The Retreat is a fun, surprisingly brutal, lesbian slasher movie

The Retreat - Courtesy of Quiver Distribution
The Retreat - Courtesy of Quiver Distribution /

I’m going to be honest when I got sent an email advertising a new “lesbian slasher movie” I was immediately sold. It didn’t matter if the movie was good or bad, I wanted to see it. It combines two things I love, women who love women and slashers, what more could I want? But then I did watch The Retreat movie and luckily for me, the film wound up being incredibly fun, surprisingly brutal and overall, quite good.

Directed by Pat Mills and written by Alyson Richards, The Retreat centers on lesbian couple Renee (Tommie-Amber Pirie) and Valerie (Sarah Allen) who are on their way to spend a week in a remote cabin with friends for a “wedding planning retreat,” whatever that is. But when they arrive at the cabin, their friends are nowhere to be found. Soon the biggest problems facing the pair aren’t their relationship challenges, but a group of militant extremists hellbent on killing them.

When writing the film, Richards wanted to make a film that gave queer characters strong representation without resorting to some of the uglier trends in horror. Too often, queer characters are killed off within seconds of being introduced or revealed to be shallow, psychotic killers without many nuances to that depiction. We all know the “bury your gays” trope has long since plagued the television and film industry. Representation has improved, but we still have a long way to go.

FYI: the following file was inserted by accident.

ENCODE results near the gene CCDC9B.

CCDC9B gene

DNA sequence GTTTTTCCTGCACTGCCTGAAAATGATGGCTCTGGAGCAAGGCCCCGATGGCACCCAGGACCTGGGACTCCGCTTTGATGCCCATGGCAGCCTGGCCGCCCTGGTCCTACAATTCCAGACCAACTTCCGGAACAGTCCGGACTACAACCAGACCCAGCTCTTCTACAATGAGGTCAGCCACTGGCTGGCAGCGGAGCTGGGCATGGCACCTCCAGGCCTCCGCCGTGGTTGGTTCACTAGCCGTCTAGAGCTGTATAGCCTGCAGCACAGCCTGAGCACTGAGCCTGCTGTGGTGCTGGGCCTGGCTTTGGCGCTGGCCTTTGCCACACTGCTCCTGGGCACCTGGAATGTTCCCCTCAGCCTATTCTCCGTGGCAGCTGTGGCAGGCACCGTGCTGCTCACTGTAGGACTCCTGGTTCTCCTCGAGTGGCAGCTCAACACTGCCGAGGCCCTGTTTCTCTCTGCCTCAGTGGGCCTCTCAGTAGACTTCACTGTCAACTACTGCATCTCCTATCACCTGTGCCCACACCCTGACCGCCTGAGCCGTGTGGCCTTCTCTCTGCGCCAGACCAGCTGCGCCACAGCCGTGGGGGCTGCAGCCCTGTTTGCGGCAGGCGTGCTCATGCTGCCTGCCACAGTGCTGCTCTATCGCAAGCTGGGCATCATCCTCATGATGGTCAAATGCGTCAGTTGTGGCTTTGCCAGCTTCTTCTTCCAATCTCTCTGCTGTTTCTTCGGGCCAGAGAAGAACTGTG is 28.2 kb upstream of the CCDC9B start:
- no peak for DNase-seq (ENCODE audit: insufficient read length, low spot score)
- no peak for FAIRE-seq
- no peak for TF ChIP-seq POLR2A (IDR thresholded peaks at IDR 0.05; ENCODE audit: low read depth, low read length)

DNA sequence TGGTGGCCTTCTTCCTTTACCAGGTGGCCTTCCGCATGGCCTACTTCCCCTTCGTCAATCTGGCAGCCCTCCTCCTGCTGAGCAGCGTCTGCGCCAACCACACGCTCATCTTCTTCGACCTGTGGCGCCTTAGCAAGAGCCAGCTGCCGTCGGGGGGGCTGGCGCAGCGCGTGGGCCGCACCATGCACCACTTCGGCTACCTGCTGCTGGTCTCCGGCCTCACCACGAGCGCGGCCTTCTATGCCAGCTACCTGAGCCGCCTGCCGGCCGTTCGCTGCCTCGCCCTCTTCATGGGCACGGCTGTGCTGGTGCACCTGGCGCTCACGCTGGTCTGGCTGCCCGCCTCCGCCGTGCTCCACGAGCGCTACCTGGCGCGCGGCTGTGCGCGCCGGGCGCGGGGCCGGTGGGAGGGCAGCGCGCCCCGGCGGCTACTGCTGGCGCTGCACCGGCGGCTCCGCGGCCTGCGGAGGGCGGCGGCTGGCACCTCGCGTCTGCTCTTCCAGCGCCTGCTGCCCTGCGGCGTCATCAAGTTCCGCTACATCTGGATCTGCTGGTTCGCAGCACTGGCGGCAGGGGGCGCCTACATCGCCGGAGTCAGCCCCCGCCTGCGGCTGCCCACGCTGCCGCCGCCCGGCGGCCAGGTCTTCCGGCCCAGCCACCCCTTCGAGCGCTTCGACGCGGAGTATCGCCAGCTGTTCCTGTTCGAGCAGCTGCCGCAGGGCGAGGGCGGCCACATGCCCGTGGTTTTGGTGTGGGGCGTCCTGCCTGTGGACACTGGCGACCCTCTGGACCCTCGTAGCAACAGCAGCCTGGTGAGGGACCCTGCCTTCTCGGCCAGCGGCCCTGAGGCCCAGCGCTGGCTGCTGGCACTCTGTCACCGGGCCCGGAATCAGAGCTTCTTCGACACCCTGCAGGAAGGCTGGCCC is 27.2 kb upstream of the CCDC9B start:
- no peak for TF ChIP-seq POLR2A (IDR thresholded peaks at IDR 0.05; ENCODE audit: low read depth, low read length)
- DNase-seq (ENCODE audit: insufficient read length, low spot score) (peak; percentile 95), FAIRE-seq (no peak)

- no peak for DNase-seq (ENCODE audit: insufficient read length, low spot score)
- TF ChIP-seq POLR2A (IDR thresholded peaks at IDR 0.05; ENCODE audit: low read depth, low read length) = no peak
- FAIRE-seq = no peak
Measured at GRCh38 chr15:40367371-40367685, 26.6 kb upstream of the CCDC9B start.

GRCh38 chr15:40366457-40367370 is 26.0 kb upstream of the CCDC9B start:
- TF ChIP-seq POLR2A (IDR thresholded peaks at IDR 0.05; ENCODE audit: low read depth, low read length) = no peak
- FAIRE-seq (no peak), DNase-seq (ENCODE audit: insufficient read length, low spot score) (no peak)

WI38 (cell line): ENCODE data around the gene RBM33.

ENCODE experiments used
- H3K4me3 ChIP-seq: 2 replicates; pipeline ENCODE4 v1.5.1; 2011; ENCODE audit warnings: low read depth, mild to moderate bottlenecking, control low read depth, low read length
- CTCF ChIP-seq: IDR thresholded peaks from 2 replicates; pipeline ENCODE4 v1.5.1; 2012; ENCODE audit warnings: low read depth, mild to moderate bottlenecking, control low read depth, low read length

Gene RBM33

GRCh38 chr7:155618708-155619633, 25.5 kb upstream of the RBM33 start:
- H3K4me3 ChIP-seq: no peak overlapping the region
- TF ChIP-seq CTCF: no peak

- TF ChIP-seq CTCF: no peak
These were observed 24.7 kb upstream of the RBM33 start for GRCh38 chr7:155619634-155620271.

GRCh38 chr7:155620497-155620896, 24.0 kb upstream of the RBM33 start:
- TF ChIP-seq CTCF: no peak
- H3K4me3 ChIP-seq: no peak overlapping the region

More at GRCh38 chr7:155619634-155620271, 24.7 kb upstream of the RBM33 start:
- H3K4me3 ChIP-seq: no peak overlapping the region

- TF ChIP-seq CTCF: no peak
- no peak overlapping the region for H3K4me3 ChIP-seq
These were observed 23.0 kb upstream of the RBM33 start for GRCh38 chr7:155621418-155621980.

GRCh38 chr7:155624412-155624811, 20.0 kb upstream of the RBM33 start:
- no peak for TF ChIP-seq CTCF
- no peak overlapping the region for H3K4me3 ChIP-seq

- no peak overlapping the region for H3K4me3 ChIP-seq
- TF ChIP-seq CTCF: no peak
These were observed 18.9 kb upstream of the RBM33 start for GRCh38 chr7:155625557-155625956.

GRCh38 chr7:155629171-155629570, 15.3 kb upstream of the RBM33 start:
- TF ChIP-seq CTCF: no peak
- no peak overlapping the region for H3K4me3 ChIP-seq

The Retreat movie
The Retreat movie poster – Courtesy of Quiver Distribution /

The Retreat movie gives us characters to root for and some brutal kills

What makes The Retreat succeed is that Valerie and Renee feel like real characters, not stock token lesbians. They’re just normal people who also happen to be gay and get caught in a terrifying experience out in the woods.

Not only does the film give us characters to root for, but it also plays into those fears I think we all have of staying somewhere hosted by other people. Richards said she was inspired by a time when she and her wife stayed in an Airbnb and they never saw their hosts, yet felt like they were being watched.

It’s weird, isn’t it, that it’s totally normal now for people to rent out another person’s house and never meet the host face-to-face. You could be spending the night in a killer’s lair and not even realize it! The Retreat taps into those fears and mixes them with the regular horror queer people (and women) face on a daily basis.

Early on in the film, Renee and Valerie stop at a gas station and deal with two unsavory characters, each creepy in their own ways. The problem is, you just never know what kind of person someone is. Unfortunately, the killers don’t walk around wearing signs. There is always a sense of unease, especially nowadays and especially for women, that you’ll say the wrong thing to a stranger or reject the wrong guy’s advances and they’ll follow you home.

The Retreat explores all of these themes without becoming preachy. At its core, it’s a fun, brutal slasher flick with some surprising kills and devilish antics from the killers that would be right at home in The Strangers or even Saw.

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The Retreat movie opens Friday, May 21 in select theaters and on VOD.